Encounter Christ This Christmas!

Welcome to all of you reading this. Whether you are from Wichita or somewhere else, whether you are at Church every Sunday or find yourself only able to make it infrequently, welcome. Everybody belongs in Church on Christmas. Today we celebrate the birth of Jesus Christ, our Savior.

The Nativity at Night

This year has shown us many things, but above all it has shown us that we need a Savior. Our world is full of things trying to kill us in body, soul, or both. This year we are acutely aware of our own mortality, our own weakness. I have thought often this year of the prophet Isaiah, who said, now the people that went about in darkness has seen a great light; for men abiding in a land where death overshadowed them, light has dawned. (9:2) If there were any doubt, Isaiah continues, For love of Sion I will no more be silent, for love of Jerusalem I will never rest, until he, the Just One, is revealed to her like the dawn, until he, her deliverer, shines out like a flame. […] No longer shall men call thee Forsaken […]; thou shall be called My Beloved, and thy land a Home, now the Lord takes delight in thee. (62:1,4)

For generation after generation, the Jewish people ponders the meaning of these prophecies. They expected a Messiah, a Christos, to save them from the imperial powers that continually ruled over them. What they received was so much more. Not just any savior would do. Only God himself, the Divine Word who was with God and who was God (cf. John 1:1), the Only Son of the Father, the one through whom all things came into being (1:3), the one in whom there was life (1:4) was capable and worthy of the task of redeeming his creatures, and that life came into the world and was the light of men (ibid.). And the Word was made flesh, and came to dwell among us; and we had sight of his glory, glory such as belongs to the Father’s only begotten Son, full of grace and truth. (John 1:14)

On Christmas Day, the eternal made himself subject to time. The almighty became powerless. The source of life put on mortality. The creator of all was born of his own creation. God, while not ceasing to be God, was born of a virgin and became man. St. Augustine wrote, “He was God from the Father, and man from the mother. […] From the Father He is the beginning of life, and from the mother he is the end of death. From the Father He ordains every day, and from the mother He consecrates this day.”1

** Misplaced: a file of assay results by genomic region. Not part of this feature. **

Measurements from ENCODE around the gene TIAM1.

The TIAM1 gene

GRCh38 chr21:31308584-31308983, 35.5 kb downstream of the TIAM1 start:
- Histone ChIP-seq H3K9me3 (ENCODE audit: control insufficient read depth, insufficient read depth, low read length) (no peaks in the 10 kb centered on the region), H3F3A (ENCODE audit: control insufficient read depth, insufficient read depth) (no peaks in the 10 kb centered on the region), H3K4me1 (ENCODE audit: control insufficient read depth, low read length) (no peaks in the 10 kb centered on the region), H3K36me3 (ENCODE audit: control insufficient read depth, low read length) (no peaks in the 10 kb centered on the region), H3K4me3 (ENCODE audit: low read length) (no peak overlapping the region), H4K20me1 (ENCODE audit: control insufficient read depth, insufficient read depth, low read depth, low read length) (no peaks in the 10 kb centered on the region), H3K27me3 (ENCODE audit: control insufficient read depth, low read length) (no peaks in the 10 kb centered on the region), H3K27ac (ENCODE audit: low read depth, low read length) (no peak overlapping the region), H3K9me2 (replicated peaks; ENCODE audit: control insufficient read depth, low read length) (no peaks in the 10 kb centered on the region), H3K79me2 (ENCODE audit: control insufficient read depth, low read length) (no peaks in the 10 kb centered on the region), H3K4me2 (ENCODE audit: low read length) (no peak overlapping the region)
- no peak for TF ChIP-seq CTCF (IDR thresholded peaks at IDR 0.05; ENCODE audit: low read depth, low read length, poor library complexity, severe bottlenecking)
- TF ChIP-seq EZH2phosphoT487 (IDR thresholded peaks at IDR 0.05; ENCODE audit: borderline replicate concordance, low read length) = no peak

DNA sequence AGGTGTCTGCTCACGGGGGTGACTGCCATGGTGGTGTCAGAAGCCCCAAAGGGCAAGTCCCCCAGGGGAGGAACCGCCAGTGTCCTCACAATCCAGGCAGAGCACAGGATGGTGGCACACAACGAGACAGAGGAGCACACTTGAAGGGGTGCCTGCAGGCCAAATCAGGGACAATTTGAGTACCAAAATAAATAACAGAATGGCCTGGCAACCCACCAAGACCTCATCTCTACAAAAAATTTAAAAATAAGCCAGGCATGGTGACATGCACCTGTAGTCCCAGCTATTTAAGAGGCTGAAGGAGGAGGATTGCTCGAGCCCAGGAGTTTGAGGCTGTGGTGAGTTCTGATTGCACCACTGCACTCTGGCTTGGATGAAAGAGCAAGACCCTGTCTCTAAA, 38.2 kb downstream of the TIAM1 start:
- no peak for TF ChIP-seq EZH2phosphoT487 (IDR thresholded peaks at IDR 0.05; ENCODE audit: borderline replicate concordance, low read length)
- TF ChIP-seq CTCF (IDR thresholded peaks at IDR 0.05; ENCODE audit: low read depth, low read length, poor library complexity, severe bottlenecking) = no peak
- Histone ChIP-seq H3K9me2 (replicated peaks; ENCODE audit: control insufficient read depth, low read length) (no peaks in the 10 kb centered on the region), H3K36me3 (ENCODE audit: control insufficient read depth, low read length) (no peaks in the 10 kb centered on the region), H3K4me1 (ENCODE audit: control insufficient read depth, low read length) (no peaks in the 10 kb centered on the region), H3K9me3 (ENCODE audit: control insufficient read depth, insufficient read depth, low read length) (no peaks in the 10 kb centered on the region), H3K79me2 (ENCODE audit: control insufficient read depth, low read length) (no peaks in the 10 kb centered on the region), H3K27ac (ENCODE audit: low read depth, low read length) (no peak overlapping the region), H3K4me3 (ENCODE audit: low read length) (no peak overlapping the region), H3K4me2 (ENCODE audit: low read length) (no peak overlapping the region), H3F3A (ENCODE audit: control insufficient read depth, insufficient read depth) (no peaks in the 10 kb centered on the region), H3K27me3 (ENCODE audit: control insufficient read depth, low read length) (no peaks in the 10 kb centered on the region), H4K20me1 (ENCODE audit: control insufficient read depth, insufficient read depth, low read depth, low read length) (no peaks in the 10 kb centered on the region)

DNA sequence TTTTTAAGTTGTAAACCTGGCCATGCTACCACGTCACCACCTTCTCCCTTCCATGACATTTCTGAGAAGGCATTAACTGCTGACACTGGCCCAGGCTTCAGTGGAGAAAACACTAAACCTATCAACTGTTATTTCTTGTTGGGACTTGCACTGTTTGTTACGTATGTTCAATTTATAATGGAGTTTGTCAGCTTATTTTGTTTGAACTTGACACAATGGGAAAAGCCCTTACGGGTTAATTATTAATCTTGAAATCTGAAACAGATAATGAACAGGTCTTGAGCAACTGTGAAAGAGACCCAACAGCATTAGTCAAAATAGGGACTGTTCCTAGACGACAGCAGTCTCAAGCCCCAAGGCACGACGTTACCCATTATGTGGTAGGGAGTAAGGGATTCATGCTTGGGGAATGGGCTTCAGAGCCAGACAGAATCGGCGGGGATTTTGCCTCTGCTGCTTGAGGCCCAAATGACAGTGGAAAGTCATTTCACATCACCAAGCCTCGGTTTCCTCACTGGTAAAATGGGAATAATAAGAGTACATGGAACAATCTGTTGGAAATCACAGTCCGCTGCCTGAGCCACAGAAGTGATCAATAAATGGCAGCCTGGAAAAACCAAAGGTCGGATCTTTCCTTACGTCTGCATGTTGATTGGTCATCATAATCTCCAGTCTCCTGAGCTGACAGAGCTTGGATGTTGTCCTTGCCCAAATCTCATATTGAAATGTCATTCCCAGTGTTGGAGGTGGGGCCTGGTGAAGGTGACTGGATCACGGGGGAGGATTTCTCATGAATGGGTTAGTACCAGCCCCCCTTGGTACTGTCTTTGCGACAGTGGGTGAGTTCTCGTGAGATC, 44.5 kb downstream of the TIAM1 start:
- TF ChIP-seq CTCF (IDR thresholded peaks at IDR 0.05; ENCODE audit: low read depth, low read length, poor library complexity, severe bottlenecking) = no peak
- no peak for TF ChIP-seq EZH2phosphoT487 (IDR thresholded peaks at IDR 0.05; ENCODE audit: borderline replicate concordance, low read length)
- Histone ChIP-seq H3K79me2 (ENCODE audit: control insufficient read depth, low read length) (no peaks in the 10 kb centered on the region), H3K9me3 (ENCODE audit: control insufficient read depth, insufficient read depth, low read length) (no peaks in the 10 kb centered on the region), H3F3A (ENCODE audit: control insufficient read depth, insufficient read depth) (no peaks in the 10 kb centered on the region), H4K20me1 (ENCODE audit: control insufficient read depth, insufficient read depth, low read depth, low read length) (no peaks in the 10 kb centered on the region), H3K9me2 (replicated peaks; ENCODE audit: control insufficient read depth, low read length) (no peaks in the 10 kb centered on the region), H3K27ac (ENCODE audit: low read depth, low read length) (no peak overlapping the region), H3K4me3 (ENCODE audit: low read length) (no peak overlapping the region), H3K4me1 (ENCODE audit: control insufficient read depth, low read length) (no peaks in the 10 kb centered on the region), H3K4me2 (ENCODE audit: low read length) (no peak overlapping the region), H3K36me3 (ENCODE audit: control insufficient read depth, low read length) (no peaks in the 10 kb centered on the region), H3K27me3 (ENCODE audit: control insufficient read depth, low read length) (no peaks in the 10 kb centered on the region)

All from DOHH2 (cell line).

God entered into this world not as the people expected, but as a helpless child, Jesus, the Christ the Emmanuel. He teaches us that forgiveness, not vengeance, is the way to true freedom. He teaches us not to fear death, because he will conquer it. The only thing worth fearing is that which can kill the soul. This event of his birth established his presence here on earth; his presence has never departed from us. We experience it through his Church, his Sacraments, and his presence in his baptized people.

Our Savior has come forth from the darkness to bring light into our lives and to be present in our lives. “The presence of Christ involves the beat of our heart: being moved by his presence turns into being moved in our lives. Nothing is useless; nothing is extraneous. We start to have an affection for everything, everything, and the magnificent consequences of this are respect for what you do, precision in what you do, loyalty to your concrete work and tenacity in persevering to the end; you become tireless.”2 This Christmas,  let us begin to remember the presence of Christ in our hearts, so that his light and power might shine out through us to all the world. All the ends of the earth have seen the saving power of God. (Psalm 98:3c) May they see it through us.

Temples of God

Jesus’ Messianic message is that we are Temples of God, and as Temples of God we must love our neighbor as ourselves.

Homily for the Seventh Sunday of Ordinary Time, Year A.